[0128] In some embodiments, the fire suppressing and/or extinguishing composition has a rapid cooling effect, lowering the temperature of the burning material below its flash point. In some embodiments, the fire suppressing and/or extinguishing composition also rapidly cools the material that was burning after the fire is extinguished. In some embodiments, the temperature of the material after fire has been put out is decreased to a temperature at or below room temperature (about 73 °F). In some embodiments, application of the fire suppressing and/or extinguishing composition extinguishes fire fueled by a flaming object and simultaneously, substantially simultaneously, cools the object after the fire is extinguished to a temperature below about: 300 °F, 200 °F, 100 °F, 72 °F, or ranges including and/or spanning the aforementioned values. In some embodiments, the temperature decreases substantially immediately upon the fire being extinguished. In some embodiments, the temperature of the object is decreased to below about 100 °F within a time after the fire is extinguished of about: 1 s, 5 s, 10 s, 30 s, or ranges including and/or spanning the aforementioned values. In some embodiments, the temperature of the extinguished material (e.g., magnesium metal) decreases to below room temperature (about 72 °F) at a time after the fire is extinguished of about: 1 s, 5 s, 10 s, 30 s, or ranges including and/or spanning the aforementioned values.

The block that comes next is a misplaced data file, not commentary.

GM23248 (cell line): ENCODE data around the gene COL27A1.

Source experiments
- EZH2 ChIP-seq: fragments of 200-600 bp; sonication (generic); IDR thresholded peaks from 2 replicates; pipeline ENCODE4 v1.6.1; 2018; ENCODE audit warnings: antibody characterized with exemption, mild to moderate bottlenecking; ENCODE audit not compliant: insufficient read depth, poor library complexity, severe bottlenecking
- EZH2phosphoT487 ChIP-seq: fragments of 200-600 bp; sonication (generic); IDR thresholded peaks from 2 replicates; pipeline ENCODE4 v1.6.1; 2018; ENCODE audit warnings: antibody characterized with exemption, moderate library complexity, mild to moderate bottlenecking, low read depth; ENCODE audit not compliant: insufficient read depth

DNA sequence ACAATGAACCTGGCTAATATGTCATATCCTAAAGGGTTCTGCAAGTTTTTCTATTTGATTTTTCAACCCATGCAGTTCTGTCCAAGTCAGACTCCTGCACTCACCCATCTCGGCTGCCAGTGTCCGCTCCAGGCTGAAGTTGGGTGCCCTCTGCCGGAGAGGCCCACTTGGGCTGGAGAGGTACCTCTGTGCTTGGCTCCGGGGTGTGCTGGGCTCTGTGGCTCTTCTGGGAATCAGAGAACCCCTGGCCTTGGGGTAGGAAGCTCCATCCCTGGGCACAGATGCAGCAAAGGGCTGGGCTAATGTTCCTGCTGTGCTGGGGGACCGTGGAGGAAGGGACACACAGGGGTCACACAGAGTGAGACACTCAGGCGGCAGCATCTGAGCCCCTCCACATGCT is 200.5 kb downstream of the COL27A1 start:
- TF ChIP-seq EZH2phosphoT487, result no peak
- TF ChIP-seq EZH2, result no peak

[0129] Some embodiments pertain to methods of preparing a fire suppressing and/or extinguishing composition. In some embodiments, a temperature suppressing agent and/or a water delivery agent is mixed with stirring. In some embodiments, where the temperature suppressing agent and/or a water delivery agent is in powder form, it is mixed in a sufficient quantity of water, as described elsewhere herein, to dissolve the powder or suspend the powder. In some embodiments, a thickening agent is added while mixing. In some embodiments, a surfactant added while mixing. In some embodiments, a humectant is added while mixing. In some embodiments, an agent that prevents the crystallization of water (e.g., an antifreeze agent) is added while mixing. In some embodiments, a pH adjusting agent is added while mixing. In some embodiments, the composition is diluted with water, as described elsewhere herein. [0130] In some embodiments, the formulation is placed in a canister (e.g., a fire extinguisher) for deployment as a concentrate or diluted formulation. In some embodiments, the container (e.g., canister) is pressurized using a compressed gas (e.g., air, CO2, N 2 , etc.). In some embodiments, the composition deploys as a mist, spray, liquid, gel, or aerogel. In some embodiments, the fire suppressing and/or extinguishing composition is placed within a fire extinguisher canister. In some embodiments, a vessel comprising the composition can be pressurized using compressed air. In some embodiments, the canister is pressurized to a pressure of equal to or at least about: 80 psi, 100 psi, 120 psi, 150 psi, or ranges including and/or spanning the aforementioned values. For example, in some embodiments, using a 2.5 gallon extinguisher about 1 quart of fire suppressing and/or extinguishing composition is added. In some embodiments, about 9 quarts of water (e.g., tap water, distilled water, and/or deionized water) is then added. In some embodiments, the dilute composition is prepared and then added to the canister. In some embodiments, the dilution is performed in the canister. In some embodiments, the fire extinguisher is then sealed and pressurized to about 120 psi using, for example, a compressor.